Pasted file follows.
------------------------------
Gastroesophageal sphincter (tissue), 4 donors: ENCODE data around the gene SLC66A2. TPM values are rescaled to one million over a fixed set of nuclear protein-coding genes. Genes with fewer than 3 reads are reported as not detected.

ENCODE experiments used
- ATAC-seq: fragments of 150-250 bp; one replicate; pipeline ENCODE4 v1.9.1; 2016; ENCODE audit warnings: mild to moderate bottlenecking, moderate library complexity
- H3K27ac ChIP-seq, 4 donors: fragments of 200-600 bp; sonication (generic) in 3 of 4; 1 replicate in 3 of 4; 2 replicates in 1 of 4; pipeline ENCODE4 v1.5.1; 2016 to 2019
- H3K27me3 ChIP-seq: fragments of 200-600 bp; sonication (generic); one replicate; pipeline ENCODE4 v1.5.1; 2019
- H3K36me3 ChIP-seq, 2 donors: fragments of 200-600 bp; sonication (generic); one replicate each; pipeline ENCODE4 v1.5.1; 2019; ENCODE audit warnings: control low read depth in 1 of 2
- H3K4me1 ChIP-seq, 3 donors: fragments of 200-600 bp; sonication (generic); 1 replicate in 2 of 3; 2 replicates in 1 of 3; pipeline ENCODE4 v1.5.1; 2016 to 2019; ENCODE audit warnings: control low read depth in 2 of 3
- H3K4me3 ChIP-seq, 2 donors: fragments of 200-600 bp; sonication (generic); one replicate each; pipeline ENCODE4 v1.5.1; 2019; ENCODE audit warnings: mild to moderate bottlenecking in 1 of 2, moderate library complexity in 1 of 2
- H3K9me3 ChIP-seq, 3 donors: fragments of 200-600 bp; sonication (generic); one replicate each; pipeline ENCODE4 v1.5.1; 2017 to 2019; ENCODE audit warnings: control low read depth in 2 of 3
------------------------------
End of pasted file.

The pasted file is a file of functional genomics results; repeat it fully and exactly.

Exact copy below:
Gastroesophageal sphincter (tissue), 4 donors: ENCODE data around the gene SLC66A2. TPM values are rescaled to one million over a fixed set of nuclear protein-coding genes. Genes with fewer than 3 reads are reported as not detected.

ENCODE experiments used
- ATAC-seq: fragments of 150-250 bp; one replicate; pipeline ENCODE4 v1.9.1; 2016; ENCODE audit warnings: mild to moderate bottlenecking, moderate library complexity
- H3K27ac ChIP-seq, 4 donors: fragments of 200-600 bp; sonication (generic) in 3 of 4; 1 replicate in 3 of 4; 2 replicates in 1 of 4; pipeline ENCODE4 v1.5.1; 2016 to 2019
- H3K27me3 ChIP-seq: fragments of 200-600 bp; sonication (generic); one replicate; pipeline ENCODE4 v1.5.1; 2019
- H3K36me3 ChIP-seq, 2 donors: fragments of 200-600 bp; sonication (generic); one replicate each; pipeline ENCODE4 v1.5.1; 2019; ENCODE audit warnings: control low read depth in 1 of 2
- H3K4me1 ChIP-seq, 3 donors: fragments of 200-600 bp; sonication (generic); 1 replicate in 2 of 3; 2 replicates in 1 of 3; pipeline ENCODE4 v1.5.1; 2016 to 2019; ENCODE audit warnings: control low read depth in 2 of 3
- H3K4me3 ChIP-seq, 2 donors: fragments of 200-600 bp; sonication (generic); one replicate each; pipeline ENCODE4 v1.5.1; 2019; ENCODE audit warnings: mild to moderate bottlenecking in 1 of 2, moderate library complexity in 1 of 2
- H3K9me3 ChIP-seq, 3 donors: fragments of 200-600 bp; sonication (generic); one replicate each; pipeline ENCODE4 v1.5.1; 2017 to 2019; ENCODE audit warnings: control low read depth in 2 of 3